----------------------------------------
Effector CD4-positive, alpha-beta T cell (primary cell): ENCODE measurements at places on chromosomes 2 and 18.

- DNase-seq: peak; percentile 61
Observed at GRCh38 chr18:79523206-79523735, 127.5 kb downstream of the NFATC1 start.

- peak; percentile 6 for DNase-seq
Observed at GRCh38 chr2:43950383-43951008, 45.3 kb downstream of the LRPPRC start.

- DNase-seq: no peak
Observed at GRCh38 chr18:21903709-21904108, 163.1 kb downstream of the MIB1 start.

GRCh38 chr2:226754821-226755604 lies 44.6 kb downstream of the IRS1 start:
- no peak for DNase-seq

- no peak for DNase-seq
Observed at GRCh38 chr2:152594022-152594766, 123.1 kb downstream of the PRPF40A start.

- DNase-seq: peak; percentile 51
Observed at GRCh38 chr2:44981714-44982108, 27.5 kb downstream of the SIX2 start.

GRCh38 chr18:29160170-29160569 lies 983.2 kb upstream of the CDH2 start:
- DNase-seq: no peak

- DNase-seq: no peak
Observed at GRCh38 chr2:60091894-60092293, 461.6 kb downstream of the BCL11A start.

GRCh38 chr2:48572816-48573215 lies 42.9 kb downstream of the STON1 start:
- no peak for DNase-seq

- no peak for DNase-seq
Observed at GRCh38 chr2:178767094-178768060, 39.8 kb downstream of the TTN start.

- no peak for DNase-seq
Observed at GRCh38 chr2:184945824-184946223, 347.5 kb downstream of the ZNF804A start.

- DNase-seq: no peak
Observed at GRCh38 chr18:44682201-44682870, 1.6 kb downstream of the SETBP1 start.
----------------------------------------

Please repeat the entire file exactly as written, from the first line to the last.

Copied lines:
Effector CD4-positive, alpha-beta T cell (primary cell): ENCODE measurements at places on chromosomes 2 and 18.

- DNase-seq: peak; percentile 61
Observed at GRCh38 chr18:79523206-79523735, 127.5 kb downstream of the NFATC1 start.

- peak; percentile 6 for DNase-seq
Observed at GRCh38 chr2:43950383-43951008, 45.3 kb downstream of the LRPPRC start.

- DNase-seq: no peak
Observed at GRCh38 chr18:21903709-21904108, 163.1 kb downstream of the MIB1 start.

GRCh38 chr2:226754821-226755604 lies 44.6 kb downstream of the IRS1 start:
- no peak for DNase-seq

- no peak for DNase-seq
Observed at GRCh38 chr2:152594022-152594766, 123.1 kb downstream of the PRPF40A start.

- DNase-seq: peak; percentile 51
Observed at GRCh38 chr2:44981714-44982108, 27.5 kb downstream of the SIX2 start.

GRCh38 chr18:29160170-29160569 lies 983.2 kb upstream of the CDH2 start:
- DNase-seq: no peak

- DNase-seq: no peak
Observed at GRCh38 chr2:60091894-60092293, 461.6 kb downstream of the BCL11A start.

GRCh38 chr2:48572816-48573215 lies 42.9 kb downstream of the STON1 start:
- no peak for DNase-seq

- no peak for DNase-seq
Observed at GRCh38 chr2:178767094-178768060, 39.8 kb downstream of the TTN start.

- no peak for DNase-seq
Observed at GRCh38 chr2:184945824-184946223, 347.5 kb downstream of the ZNF804A start.

- DNase-seq: no peak
Observed at GRCh38 chr18:44682201-44682870, 1.6 kb downstream of the SETBP1 start.